Textures High
Textures Ultra
Click to enlarge

The screenshots above highlight that as the Texture Quality setting is increased, the blurry pixelated ground textures shown here steadily become crisper and more detailed. The improvement from Low to Medium is quite obvious, while High adds more detail in turn, but any subsequent difference between High and Ultra is difficult to see. Note that some textures in BF3 look less detailed even at the highest setting. Furthermore, during fast-paced action, and at normal viewing distance, even Low textures can look acceptable at a casual glance.

An indication of the performance impact of changing this setting is shown below:

Texture Quality Chart

As the graph shows, higher settings for Texture Quality do not significantly affect FPS. However as texture detail rises, so too does the amount of Video RAM (VRAM) needed to hold these textures on your graphics card for quick access. In BF3, textures are streamed in as required, but your Texture Quality setting determines the texture pool size, which is the amount of VRAM allocated to storing textures at any one time. At the Low setting, 150MB is allocated to the texture pool; Medium = 200MB; High = 300MB; and Ultra = 500MB. Keep in mind however that your VRAM also stores a range of other game information, and that an average multiplayer level in BF3 can have 1.5GB or more of textures, so it can't all be stored on your GPU at once. Thus setting this option too high may result in stuttering or visible texture streaming. The Ultra Texture Quality setting for example is designed specifically for GPUs with 1.5GB or more of VRAM.

If you notice that your system is constantly stuttering or momentarily freezing, or you frequently see textures being streamed in while you're moving around, then lower Texture Quality to see if this helps reduce the issue.

Shadow & Effects Quality

Shadow Quality: This setting controls the level of shadow detail. The available options are Low, Medium, High and Ultra, and at progressively higher levels the shadows in the game become softer, more detailed, and hence more realistic, at the cost of some performance. The general impact and realism of shadows is also greatly affected by the Ambient Occlusion setting, which is covered later in the guide.

Shadows Low
Shadows Medium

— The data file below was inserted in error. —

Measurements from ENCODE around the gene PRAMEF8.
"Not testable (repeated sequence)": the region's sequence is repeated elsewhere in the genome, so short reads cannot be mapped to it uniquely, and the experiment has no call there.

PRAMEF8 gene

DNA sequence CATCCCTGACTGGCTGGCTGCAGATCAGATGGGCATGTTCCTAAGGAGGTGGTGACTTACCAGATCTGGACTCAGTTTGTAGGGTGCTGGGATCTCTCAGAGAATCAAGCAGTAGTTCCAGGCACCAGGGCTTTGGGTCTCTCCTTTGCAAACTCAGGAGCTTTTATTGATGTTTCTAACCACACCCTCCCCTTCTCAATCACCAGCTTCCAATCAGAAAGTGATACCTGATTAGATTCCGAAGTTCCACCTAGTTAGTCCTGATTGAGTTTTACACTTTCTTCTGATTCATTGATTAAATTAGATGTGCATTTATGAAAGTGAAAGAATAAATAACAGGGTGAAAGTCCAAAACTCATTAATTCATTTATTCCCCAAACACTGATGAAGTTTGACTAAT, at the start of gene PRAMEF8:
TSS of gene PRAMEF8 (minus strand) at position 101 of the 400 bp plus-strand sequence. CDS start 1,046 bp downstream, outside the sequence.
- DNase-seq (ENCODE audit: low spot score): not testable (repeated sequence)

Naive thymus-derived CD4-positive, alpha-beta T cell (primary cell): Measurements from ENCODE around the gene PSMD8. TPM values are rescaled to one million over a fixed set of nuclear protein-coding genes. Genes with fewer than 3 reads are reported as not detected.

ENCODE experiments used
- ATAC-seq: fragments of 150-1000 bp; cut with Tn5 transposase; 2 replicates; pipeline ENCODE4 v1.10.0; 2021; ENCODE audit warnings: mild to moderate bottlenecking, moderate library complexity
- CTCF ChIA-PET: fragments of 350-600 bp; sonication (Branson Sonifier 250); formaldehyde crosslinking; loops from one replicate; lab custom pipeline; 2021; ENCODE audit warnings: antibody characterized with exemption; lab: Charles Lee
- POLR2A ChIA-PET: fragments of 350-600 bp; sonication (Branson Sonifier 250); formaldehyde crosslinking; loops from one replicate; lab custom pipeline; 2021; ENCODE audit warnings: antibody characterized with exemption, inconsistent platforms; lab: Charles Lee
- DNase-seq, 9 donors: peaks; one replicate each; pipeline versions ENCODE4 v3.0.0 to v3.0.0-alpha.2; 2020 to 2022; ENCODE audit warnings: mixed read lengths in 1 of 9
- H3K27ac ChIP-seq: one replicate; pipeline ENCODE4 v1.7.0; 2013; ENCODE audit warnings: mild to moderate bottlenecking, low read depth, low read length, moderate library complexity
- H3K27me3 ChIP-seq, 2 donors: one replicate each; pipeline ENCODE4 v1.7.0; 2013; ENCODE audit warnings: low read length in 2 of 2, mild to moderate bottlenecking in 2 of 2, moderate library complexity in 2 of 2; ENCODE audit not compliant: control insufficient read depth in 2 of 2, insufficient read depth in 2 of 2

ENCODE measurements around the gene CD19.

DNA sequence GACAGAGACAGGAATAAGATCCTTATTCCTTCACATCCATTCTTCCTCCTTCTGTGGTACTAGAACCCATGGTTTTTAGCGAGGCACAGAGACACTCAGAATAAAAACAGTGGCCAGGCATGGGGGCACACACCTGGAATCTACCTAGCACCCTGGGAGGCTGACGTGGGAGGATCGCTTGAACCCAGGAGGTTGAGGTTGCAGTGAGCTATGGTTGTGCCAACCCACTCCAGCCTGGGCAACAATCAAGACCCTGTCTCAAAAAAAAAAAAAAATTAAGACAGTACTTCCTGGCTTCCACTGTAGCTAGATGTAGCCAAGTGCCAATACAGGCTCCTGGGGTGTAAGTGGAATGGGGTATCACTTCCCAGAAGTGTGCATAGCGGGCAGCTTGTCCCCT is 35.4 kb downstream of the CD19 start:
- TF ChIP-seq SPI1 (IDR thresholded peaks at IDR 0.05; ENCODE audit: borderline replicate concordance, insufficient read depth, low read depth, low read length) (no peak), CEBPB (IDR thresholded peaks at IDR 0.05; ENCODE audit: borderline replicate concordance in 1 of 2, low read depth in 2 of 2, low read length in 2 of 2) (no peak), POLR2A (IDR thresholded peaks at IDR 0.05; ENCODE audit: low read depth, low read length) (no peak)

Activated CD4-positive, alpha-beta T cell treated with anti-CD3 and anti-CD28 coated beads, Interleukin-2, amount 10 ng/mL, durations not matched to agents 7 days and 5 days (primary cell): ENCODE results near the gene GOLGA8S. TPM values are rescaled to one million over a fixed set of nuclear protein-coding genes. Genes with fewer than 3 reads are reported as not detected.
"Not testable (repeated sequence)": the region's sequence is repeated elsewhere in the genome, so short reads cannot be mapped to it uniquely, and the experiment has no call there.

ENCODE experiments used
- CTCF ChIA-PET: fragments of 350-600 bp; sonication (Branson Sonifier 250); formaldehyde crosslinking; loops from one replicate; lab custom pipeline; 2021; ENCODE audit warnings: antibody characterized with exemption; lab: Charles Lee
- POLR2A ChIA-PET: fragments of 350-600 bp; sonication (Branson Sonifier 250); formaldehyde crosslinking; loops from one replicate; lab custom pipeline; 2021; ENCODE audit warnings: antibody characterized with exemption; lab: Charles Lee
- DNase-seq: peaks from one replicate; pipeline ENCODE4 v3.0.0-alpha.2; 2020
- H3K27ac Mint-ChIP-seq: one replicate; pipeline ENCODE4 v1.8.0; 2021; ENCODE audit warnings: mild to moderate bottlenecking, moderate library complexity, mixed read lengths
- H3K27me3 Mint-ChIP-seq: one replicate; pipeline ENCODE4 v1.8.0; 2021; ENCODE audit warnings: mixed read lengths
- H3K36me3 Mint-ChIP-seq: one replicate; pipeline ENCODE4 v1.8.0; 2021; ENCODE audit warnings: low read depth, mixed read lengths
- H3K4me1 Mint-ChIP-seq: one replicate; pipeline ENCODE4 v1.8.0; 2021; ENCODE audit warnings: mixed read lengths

Shadows High
Shadows Ultra
Click to enlarge

The screenshots above show that at Low there are plentiful shadows, but they are all hard-edged. At Medium, the shadows are softer and thus more realistic, however there is actually some loss of detail in the shadows compared to Low. For example, look at the white vertical pipe at the far right of the screen: at Low it has shadows (though quite jagged ones) under the different sections of the piping; at Medium those shadows are all but gone. So going from Low to Medium is a step backward in some respects. At High, shadow edges are further softened, but importantly, shadow detail also returns. At Ultra, there is slight additional softening, and a bit more shadow depth and realism.

An indication of the performance impact of changing this setting is shown below:

Shadow Quality Chart

The graph above highlights an interesting fact that at higher resolutions, the largest decline in FPS comes from the very first jump between Low and Medium Shadow Quality. This is because Medium is the first setting to enable soft shadows, and at subsequent levels of Shadow Quality the FPS impact is less marked. If you want a good balance of image quality and performance, then High is ideal. At Medium, you will be trading off some shadow detail in return for softer shadows, and Ultra has the biggest performance impact without substantial improvement over High. Low is obviously the best choice if you're struggling for FPS, but note that shadows can't be completely disabled; this is to maintain fairness in multiplayer.

Effects Quality: This setting determines the level of intensity of particle-based effects such as smoke, tracers and explosions. The available options are Low, Medium, High and Ultra. As with some of the other settings which can impact on the fairness of multiplayer gameplay, this setting is not highly scalable, in that between Low and Ultra there is no dramatic change, and certainly the effects can't be disabled completely.

Effects Low
Effects Medium
Effects High
Effects Ultra
Click to enlarge

Though an accurate comparison of smoke and explosion effects is difficult using static screenshots, you can see that the particle effects from the smoke and fire are reasonably realistic at Low, giving off dark smoke and occasional sparks. At Medium, the smoke becomes more complex and there are more emissions in the form of sparks from the fire. What is not as noticeable in these particular screenshots is that at Medium and above, particle effects can create shadows beneath them. Furthermore the amber sparks rising from the fire cast their own light, in effect becoming individual dynamic light sources. At High these particle and lighting effects increase in complexity and volume, and Ultra sees a slight increase again.

An indication of the performance impact of changing this setting is shown below:

Effects Quality Chart

As expected, the performance impact of Effects Quality is noticeable but not major, especially at higher resolutions. For most people Medium is the best choice as it enables some of the key enhancements without being overly taxing. This is particularly the case if you notice slowdowns during heavy combat.